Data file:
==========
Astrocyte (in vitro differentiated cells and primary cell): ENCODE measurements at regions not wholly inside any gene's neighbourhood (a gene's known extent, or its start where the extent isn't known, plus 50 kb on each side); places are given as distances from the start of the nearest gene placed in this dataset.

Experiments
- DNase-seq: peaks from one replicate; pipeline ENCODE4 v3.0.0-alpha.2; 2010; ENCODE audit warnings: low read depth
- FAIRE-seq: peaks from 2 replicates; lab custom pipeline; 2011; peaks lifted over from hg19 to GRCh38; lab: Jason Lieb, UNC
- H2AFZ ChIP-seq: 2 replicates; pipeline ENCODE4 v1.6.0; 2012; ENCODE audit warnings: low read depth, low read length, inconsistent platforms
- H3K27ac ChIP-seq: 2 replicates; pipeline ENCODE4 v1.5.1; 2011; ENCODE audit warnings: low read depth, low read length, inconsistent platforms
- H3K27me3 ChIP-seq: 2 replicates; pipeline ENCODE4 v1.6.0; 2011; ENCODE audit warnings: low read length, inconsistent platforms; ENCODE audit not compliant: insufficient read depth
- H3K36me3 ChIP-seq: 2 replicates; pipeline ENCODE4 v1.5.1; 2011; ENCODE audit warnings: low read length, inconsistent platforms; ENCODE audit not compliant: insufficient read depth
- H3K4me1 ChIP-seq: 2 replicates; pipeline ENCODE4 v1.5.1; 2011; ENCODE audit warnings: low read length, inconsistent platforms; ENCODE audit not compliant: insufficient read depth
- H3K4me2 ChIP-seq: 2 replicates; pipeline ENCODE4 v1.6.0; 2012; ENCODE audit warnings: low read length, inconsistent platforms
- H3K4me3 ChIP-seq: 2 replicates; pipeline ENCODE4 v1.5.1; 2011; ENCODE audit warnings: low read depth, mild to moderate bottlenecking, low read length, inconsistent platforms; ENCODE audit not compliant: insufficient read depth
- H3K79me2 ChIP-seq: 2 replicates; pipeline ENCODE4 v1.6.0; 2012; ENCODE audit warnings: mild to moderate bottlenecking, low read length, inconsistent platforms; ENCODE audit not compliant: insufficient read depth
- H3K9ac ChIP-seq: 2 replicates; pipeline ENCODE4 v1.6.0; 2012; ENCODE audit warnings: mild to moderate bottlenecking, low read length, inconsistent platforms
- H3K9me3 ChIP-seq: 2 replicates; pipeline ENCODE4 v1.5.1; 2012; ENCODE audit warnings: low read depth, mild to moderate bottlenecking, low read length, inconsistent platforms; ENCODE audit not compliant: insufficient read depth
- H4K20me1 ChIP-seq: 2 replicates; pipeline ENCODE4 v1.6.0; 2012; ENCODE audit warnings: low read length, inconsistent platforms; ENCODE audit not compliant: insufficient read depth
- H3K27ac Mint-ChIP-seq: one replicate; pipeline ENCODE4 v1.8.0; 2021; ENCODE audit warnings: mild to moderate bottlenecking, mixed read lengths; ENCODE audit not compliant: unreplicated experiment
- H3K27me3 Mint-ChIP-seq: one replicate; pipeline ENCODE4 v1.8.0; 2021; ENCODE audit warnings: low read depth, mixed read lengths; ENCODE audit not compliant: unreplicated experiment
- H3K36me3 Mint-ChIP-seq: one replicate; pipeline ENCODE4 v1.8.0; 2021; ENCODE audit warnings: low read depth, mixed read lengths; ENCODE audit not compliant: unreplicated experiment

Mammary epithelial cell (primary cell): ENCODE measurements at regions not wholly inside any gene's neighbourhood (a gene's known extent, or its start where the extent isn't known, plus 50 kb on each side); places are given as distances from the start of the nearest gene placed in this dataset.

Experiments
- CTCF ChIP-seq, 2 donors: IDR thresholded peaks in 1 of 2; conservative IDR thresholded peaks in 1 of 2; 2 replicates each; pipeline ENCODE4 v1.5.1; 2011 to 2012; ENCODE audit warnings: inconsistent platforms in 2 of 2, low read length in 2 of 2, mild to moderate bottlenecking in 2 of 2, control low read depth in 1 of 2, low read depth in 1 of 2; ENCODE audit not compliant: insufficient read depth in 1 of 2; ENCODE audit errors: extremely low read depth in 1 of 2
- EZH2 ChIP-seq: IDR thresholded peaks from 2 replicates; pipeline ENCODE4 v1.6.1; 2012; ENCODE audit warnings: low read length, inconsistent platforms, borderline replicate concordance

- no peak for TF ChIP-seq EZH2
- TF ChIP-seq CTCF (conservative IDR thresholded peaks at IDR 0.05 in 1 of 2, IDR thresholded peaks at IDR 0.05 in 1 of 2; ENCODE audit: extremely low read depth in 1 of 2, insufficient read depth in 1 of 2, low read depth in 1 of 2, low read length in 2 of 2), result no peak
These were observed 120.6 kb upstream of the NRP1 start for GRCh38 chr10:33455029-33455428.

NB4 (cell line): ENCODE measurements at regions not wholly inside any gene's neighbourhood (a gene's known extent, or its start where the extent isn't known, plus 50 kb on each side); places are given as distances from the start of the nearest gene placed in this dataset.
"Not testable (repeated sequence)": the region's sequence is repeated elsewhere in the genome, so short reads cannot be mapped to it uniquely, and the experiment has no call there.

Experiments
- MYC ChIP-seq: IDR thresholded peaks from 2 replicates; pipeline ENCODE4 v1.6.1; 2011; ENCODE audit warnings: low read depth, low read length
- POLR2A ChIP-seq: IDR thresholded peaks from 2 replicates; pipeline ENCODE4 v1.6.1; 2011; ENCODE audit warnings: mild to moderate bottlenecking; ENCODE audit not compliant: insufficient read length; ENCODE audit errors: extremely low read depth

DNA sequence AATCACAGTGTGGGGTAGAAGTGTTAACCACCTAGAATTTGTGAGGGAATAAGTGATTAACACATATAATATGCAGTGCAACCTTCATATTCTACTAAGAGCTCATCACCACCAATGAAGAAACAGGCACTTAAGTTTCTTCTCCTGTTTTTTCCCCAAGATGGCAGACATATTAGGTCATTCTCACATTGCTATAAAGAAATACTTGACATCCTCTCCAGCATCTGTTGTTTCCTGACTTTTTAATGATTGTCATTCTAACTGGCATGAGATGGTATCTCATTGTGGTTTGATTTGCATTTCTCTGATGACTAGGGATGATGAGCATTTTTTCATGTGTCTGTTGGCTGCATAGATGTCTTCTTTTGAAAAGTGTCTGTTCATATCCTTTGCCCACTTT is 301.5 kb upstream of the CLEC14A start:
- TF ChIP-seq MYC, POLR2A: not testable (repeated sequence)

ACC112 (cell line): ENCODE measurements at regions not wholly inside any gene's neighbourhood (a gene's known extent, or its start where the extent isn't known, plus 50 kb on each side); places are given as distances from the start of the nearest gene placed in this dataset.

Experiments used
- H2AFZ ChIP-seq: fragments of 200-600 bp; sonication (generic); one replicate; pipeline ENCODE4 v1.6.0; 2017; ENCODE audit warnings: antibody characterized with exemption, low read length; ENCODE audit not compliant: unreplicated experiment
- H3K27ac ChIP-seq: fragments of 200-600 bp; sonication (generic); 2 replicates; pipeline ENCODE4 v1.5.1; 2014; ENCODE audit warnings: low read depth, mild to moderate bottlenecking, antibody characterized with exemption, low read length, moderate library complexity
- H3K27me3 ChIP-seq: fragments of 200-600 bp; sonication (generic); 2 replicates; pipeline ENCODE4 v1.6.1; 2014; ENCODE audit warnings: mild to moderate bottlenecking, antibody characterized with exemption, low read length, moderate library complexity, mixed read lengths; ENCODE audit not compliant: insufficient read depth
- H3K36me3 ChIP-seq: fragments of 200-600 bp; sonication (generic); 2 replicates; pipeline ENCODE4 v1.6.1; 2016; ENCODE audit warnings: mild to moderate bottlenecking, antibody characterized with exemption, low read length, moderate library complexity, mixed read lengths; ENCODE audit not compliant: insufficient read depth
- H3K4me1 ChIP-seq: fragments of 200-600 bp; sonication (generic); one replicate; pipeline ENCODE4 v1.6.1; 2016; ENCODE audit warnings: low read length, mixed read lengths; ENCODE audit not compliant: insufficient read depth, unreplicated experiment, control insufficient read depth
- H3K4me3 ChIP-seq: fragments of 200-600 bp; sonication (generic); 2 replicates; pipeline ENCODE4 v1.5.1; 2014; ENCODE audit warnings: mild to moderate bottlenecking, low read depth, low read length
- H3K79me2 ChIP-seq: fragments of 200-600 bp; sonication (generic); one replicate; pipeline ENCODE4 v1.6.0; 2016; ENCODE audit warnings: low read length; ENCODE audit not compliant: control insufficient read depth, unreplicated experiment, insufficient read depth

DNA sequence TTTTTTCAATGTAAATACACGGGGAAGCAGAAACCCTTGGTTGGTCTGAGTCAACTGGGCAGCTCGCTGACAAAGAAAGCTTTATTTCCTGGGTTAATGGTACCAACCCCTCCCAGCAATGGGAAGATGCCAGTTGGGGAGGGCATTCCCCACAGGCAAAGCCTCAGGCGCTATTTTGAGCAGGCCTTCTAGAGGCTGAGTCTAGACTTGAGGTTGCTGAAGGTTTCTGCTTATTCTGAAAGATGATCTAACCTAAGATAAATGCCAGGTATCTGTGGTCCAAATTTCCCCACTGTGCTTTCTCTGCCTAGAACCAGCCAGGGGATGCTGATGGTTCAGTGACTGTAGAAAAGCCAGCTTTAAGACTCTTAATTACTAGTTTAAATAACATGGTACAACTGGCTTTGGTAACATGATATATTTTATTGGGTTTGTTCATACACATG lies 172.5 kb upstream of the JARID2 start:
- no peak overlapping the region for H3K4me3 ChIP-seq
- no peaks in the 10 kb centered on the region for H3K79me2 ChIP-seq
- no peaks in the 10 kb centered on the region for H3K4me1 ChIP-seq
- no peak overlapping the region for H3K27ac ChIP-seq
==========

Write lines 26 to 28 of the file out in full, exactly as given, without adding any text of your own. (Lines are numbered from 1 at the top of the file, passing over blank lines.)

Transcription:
NB4 (cell line): ENCODE measurements at regions not wholly inside any gene's neighbourhood (a gene's known extent, or its start where the extent isn't known, plus 50 kb on each side); places are given as distances from the start of the nearest gene placed in this dataset.
"Not testable (repeated sequence)": the region's sequence is repeated elsewhere in the genome, so short reads cannot be mapped to it uniquely, and the experiment has no call there.

Experiments